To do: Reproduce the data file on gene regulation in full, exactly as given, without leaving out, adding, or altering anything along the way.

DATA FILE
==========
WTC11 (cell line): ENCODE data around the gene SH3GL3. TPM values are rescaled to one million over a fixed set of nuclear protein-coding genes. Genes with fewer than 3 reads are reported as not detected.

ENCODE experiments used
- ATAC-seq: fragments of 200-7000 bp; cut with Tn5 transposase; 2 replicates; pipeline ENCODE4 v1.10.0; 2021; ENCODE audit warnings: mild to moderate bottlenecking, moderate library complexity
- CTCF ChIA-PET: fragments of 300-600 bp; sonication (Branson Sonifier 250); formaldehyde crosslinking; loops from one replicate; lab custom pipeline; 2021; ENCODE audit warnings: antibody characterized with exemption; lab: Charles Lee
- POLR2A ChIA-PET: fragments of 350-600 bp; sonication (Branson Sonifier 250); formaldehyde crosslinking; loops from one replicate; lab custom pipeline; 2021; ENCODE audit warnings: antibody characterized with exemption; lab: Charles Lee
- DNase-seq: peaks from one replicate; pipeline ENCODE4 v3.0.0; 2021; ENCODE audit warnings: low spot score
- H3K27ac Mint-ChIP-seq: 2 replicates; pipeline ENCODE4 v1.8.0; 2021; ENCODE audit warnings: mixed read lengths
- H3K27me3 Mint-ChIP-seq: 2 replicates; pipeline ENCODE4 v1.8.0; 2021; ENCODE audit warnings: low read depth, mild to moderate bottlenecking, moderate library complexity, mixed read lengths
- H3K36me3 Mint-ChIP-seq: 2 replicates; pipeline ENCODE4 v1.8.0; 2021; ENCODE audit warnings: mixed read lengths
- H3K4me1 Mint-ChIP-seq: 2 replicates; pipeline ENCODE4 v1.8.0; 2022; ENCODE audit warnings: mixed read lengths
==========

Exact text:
WTC11 (cell line): ENCODE data around the gene SH3GL3. TPM values are rescaled to one million over a fixed set of nuclear protein-coding genes. Genes with fewer than 3 reads are reported as not detected.

ENCODE experiments used
- ATAC-seq: fragments of 200-7000 bp; cut with Tn5 transposase; 2 replicates; pipeline ENCODE4 v1.10.0; 2021; ENCODE audit warnings: mild to moderate bottlenecking, moderate library complexity
- CTCF ChIA-PET: fragments of 300-600 bp; sonication (Branson Sonifier 250); formaldehyde crosslinking; loops from one replicate; lab custom pipeline; 2021; ENCODE audit warnings: antibody characterized with exemption; lab: Charles Lee
- POLR2A ChIA-PET: fragments of 350-600 bp; sonication (Branson Sonifier 250); formaldehyde crosslinking; loops from one replicate; lab custom pipeline; 2021; ENCODE audit warnings: antibody characterized with exemption; lab: Charles Lee
- DNase-seq: peaks from one replicate; pipeline ENCODE4 v3.0.0; 2021; ENCODE audit warnings: low spot score
- H3K27ac Mint-ChIP-seq: 2 replicates; pipeline ENCODE4 v1.8.0; 2021; ENCODE audit warnings: mixed read lengths
- H3K27me3 Mint-ChIP-seq: 2 replicates; pipeline ENCODE4 v1.8.0; 2021; ENCODE audit warnings: low read depth, mild to moderate bottlenecking, moderate library complexity, mixed read lengths
- H3K36me3 Mint-ChIP-seq: 2 replicates; pipeline ENCODE4 v1.8.0; 2021; ENCODE audit warnings: mixed read lengths
- H3K4me1 Mint-ChIP-seq: 2 replicates; pipeline ENCODE4 v1.8.0; 2022; ENCODE audit warnings: mixed read lengths